The Birth of Democracy
Did you know that one Athenian man is credited with the establishment of an assembly that allowed all male citizens to participate in government, which later developed into the central institution of the world’s first democratic state?
In 594 B.C., in an attempt to head off civil strife and return their city state to prosperity, the people of Athens appointed the prominent statesman Solon as Archon (chief magistrate)—the highest position in the Athenian government.
“Solon, the wise lawgiver of Athens,” illustration by Walter Crane, from The Story of Greece: Told to Boys and Girls, by Mary Macgregor, 1914.
Acting with authority to revise the laws, Solon introduced constitutional and economic reforms that would later act as a model for future Athenian governments and provide the foundations for genuine democracy.
During the early 6th century B.C., Athens was experiencing a period of social upheaval that was threatening its economic stability. The good governance of the city state was becoming increasingly hampered by conflict between rival aristocratic clans and social tension between rich landowners and poorer citizens.
A small aristocracy had accumulated a disproportionate amount of land, and an increasing number of serfs had little choice but to sell or mortgage portions of their own property in order to finance their debts. Numerous serfs had lost all their land and were reduced to the status of tenant-farmers working in conditions of near slavery.
Solon was charged with resolving the crisis and set about devising a constitution that would be more equitable.
He introduced a plan, referred to as “shaking off of burdens,” that cancelled many of the debts incurred by the serfs and freed those who had become subjugated to landowners.
In addition to relieving the burden on the poor, Solon restructured the social system by dividing Athenians into four groups based on agricultural output rather than family ties and standing.
While only members from the top two social groups could stand for high political office, the financial requirements for election to minor positions in public office were lowered, and citizens from the lower groups were given certain political and legal rights for the first time.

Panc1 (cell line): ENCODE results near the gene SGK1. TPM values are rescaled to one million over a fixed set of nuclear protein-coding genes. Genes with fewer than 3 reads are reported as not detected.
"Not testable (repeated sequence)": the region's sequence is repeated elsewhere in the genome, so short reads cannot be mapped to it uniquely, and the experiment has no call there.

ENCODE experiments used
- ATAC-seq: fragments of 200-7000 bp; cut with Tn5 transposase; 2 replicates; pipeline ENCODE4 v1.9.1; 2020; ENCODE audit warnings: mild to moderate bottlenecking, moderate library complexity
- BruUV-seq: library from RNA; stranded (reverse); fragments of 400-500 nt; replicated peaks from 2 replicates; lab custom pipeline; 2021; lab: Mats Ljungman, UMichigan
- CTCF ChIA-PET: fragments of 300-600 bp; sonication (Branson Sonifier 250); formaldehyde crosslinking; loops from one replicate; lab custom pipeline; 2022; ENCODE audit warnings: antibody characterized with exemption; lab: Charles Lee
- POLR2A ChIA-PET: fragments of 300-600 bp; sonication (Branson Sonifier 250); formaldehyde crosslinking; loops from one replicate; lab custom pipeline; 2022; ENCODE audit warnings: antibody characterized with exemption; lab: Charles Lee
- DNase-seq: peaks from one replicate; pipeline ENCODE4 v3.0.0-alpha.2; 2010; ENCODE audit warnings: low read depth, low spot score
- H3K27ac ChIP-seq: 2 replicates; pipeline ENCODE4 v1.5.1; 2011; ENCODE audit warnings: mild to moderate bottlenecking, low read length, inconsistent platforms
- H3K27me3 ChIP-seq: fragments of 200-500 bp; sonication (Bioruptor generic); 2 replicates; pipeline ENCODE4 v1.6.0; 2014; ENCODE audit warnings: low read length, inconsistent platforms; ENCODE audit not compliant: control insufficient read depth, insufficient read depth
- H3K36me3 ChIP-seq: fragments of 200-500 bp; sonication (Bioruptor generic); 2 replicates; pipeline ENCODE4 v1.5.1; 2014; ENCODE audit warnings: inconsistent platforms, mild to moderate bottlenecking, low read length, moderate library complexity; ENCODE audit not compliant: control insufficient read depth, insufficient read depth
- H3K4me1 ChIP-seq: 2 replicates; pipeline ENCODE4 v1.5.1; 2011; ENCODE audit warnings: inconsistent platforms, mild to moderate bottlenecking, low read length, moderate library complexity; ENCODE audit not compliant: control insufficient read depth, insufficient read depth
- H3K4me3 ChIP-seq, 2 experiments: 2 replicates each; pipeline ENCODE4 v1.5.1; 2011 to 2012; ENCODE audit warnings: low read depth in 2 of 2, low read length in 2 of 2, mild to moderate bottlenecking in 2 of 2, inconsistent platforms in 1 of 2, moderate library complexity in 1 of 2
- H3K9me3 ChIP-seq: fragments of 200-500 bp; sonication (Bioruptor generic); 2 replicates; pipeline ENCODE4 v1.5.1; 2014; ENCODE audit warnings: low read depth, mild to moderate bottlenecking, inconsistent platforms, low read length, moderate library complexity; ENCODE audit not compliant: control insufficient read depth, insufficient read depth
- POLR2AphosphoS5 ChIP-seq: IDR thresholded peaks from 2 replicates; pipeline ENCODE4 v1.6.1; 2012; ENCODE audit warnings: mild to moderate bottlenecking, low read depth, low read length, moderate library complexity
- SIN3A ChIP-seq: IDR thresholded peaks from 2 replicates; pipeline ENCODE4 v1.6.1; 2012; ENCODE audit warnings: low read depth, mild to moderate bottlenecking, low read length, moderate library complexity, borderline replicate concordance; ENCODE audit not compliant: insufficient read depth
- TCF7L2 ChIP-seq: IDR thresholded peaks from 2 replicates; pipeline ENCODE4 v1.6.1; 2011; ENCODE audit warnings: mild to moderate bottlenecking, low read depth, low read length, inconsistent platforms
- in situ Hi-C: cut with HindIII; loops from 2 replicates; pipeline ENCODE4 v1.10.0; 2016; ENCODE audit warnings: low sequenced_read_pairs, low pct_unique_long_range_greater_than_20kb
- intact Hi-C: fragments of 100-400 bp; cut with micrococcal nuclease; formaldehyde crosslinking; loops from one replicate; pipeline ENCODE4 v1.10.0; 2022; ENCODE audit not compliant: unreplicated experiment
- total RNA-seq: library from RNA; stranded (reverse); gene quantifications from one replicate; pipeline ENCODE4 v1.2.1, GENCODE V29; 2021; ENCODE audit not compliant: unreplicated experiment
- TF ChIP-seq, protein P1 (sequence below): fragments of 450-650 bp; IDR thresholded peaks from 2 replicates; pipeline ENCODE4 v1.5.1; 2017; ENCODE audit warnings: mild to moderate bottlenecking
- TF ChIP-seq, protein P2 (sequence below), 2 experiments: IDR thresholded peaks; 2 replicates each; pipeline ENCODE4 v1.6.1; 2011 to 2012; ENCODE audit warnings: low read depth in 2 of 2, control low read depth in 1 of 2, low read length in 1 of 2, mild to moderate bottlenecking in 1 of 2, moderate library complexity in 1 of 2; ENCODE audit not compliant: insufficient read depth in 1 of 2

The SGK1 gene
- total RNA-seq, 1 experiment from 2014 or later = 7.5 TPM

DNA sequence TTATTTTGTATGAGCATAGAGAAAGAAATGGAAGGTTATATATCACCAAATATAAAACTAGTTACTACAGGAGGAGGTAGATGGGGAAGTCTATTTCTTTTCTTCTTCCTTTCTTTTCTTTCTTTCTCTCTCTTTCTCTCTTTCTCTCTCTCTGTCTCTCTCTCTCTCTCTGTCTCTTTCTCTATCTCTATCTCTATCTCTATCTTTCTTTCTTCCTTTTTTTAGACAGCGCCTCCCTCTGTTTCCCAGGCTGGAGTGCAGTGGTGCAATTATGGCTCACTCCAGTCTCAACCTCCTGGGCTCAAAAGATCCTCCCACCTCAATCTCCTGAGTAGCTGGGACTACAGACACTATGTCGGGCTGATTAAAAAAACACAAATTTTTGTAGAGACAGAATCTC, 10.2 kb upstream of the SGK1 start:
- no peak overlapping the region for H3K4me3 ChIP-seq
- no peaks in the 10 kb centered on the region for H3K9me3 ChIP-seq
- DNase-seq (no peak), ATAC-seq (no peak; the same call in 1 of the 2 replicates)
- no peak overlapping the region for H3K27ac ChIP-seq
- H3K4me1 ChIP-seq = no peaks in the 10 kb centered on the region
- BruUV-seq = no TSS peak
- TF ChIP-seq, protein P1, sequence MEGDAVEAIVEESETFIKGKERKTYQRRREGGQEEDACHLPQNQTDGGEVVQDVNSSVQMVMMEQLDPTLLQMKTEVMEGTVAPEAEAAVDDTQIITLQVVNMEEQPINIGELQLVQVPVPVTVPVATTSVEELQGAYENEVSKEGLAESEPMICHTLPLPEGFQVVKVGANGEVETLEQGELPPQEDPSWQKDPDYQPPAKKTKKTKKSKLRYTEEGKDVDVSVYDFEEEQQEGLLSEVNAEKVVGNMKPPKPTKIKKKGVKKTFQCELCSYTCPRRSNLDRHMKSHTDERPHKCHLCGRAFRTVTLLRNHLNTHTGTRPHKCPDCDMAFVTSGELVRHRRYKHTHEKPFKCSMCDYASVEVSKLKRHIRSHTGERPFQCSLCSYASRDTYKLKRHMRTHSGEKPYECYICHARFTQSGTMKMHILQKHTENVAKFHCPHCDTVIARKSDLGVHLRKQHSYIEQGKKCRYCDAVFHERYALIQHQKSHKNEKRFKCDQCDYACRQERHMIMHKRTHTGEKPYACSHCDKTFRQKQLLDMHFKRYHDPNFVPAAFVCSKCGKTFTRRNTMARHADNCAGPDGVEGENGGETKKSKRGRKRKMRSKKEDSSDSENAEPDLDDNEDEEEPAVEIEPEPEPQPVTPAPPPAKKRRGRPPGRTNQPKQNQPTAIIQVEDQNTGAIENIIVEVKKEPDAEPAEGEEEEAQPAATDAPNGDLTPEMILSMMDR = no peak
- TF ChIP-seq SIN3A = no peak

These included the right of all male Athenians to participate in the Assembly: to listen, discuss, and vote on decrees, and the right to serve on a jury.
In addition, all Athenians were allowed to participate in the process to choose the city’s Nine Archons—the chief magistrates—albeit from a list limited to members of the upper social groups.
Bust of Solon, copy from a Greek original (c. 110 BC) from the Farnese Collection, now at the National Archaeological Museum, Naples.
Solon was careful not to deny the Athenian elite ultimate authority and created a council of 400 members from the top social groups, which had the power to decide on the agenda for discussion in the larger Assembly.
Despite the introduction of Solon’s reforms, social stability in Athens didn’t last long following the magistrate’s retirement, and the city state even went through subsequent periods of tyranny.
Nevertheless, the changes brought about by Solon weakened the supremacy of the Athenian aristocracy and allowed citizens from lower social groups greater participation in the processes of governance and law.
Today, Solon is recognized by historians for his contribution to the development of the democratic principles and institutions that formed a significant part of the direct democracy that took shape in Athens during the 5th century B.C.
“Seek to learn constantly while you live; do not wait in the faith that old age by itself will bring wisdom.” —Solon
“Let no man be called happy before his death. Till then, he is not happy, only lucky.” —Solon
“In giving advice seek to help, not to please, your friend.” —Solon
“The best argument against democracy is a five-minute conversation with the average voter.” —Winston Churchill
“As I would not be a slave, so I would not be a master. This expresses my idea of democracy.” —Abraham Lincoln
How did you like the episode?
Get the word out!
Love Curious Peoples? Your friends will too.